Exhibiting at the Ken Stradling Collection

Today we went to Bristol. Real early in the morning. Real early. Early. 

We looked at the collection and took some cute commemorative photos. 

I held a Lucie Rie vase! It was a strange feeling, knowing the object I was holding was so valuable (c. £10k??? Why is it worth more than a year at CSAD??), when it felt the same weight as the work of my contemporaries. It felt so ordinary. I felt like I was close to the maker of the object but also as if it communicated nothing to me at all. As if its voice as an object was… silent. The way that the Collection had swathes of Items™ shelf upon shelf – it felt as if the truly precious things were depreciated by some of the hints which surrounded them. I want my work to feel precious and valuable as an artefact. I want my work to feel important to the owner of the work and for them to treasure it in its multiple ways of communicating its state of being (sensorially). 

I felt on the whole that the visit helped bolster my confidence in my own work. I got to photograph it as if it were in the context of a prized collection of items, and I had the chance to see my work next to those of my peer group too. It was an enjoyable trip.

KS Collection

KS Collection

KS Collection

My work was in reaction to a shelving unit which was no longer on display on any of the three floors of the collection, so it is a reply in a way to the new shelving units which can be similarly adjusted to different heights to accommodate art/ books/ items.

I went through several setups before settling on the one below. 

KS Collection

The full Flickr album can be found here.


Subject PDP

This year has been pretty intense. For subject, this meant an increased level of “self-study”, if you will.  I relished this chance to get on with my throwing skills, especially in the evenings or on weekends, when the department was emptier and less noisy.  As an autistic student, the studio environment can be incredibly draining, to the extent that it can get to be too much before it’s even 1400 if I am in uni in the morning.  I have had to build several strategies around my limited energy resources, so that they can carry me further than they otherwise might (under strain) and so that I can use the resources I have as efficiently as possible.  To me it is incredibly important to acknowledge the hard work that I end up putting into managing myself, because without that level of self-knowledge and problem-solving I would end up being incapable of doing any of my degree work at all.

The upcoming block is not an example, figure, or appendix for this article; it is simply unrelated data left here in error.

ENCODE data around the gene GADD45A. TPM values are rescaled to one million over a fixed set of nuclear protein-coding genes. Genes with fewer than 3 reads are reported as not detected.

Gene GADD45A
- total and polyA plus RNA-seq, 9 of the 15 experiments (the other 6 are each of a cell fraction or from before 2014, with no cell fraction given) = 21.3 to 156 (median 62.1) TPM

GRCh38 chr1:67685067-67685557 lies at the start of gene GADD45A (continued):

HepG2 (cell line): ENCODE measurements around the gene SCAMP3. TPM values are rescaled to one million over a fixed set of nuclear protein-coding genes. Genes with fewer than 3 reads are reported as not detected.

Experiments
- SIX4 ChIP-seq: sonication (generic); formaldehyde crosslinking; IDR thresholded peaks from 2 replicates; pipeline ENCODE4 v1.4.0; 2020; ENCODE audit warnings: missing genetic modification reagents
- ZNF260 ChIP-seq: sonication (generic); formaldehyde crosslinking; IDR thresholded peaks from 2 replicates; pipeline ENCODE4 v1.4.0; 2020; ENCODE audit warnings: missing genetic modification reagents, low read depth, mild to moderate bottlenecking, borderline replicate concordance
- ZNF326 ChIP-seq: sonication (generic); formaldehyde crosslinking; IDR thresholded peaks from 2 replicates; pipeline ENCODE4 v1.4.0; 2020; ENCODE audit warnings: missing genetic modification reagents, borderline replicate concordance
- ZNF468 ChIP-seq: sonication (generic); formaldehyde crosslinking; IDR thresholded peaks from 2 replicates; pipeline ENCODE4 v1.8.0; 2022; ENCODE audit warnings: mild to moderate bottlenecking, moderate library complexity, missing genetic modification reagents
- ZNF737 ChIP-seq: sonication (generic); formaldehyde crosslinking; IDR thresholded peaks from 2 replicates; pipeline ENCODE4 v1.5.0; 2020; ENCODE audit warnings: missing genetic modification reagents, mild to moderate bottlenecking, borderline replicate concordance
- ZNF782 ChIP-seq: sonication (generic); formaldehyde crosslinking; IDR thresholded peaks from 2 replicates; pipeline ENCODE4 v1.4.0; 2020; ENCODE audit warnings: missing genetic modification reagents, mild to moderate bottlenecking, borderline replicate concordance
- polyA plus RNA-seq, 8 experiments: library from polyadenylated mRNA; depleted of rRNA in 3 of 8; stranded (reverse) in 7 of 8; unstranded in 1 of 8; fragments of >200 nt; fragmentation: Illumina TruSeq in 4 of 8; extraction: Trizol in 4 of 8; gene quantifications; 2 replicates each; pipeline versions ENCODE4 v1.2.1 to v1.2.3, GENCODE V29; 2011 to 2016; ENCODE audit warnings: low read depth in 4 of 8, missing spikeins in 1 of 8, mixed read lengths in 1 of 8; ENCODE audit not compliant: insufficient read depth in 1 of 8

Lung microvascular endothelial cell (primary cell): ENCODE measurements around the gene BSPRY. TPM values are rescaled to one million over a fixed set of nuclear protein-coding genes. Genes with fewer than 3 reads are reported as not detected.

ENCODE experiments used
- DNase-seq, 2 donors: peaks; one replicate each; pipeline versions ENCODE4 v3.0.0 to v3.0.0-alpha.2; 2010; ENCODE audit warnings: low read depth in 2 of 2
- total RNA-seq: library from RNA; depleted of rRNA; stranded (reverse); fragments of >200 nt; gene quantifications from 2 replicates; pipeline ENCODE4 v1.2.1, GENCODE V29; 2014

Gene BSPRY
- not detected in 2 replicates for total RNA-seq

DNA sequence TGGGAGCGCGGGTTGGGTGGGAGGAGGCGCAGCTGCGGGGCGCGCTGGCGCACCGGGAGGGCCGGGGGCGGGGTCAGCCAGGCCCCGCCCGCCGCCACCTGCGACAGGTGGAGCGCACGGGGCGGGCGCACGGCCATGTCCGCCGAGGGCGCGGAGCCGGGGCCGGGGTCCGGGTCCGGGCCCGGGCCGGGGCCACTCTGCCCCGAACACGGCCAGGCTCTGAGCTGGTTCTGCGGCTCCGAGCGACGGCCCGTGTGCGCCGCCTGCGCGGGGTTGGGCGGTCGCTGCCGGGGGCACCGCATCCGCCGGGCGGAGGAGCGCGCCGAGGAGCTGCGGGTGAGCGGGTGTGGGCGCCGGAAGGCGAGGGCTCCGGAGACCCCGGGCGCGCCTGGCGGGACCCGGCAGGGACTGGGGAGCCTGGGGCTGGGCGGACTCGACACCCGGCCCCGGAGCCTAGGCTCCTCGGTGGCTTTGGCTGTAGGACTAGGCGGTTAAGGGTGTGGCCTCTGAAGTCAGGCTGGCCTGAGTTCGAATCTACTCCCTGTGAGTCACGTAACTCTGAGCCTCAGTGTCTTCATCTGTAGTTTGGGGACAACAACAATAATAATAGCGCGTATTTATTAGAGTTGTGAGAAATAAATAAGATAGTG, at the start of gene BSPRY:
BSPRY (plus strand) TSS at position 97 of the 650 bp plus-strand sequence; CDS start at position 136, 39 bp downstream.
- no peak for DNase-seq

The Mick Morgan masterclass was a turning point for me this year: examining and reproducing a vessel under his guidance led me into developing a series of my own work which took inspiration and drew on the skills his technique required.

Over the course of the year I also trained up various objectively separate manual skills revolving around tactile materials – I made a pattern for, and constructed a coat, as well as a stuffed bear, I made a quilt, and hand-bound books.  

The technical project allowed me to focus on further highlighting texture in my work through the use of glaze.  I initially tried reduction glazes, persevering for a long time and trying different recipes for depth. I had had my heart set on making a perfect celadon for my precise purposes, but the unreliable nature of the gas kilns really put me off reduction firing!! I examined several oxidation options and chose to use an oxidation-firing matcha green glaze with a yellow halo; I used the spray gun to apply it to my work, and it succeeded in creating a clear contrast between glazed areas and those which were not. Though different from my goals at the outset of the technical project, I found a glaze which suited my work, which for me, was the larger goal. I also found that a transparent glaze with copper carbonate in it which suited my original purposes when it came to emphasising depth in my work.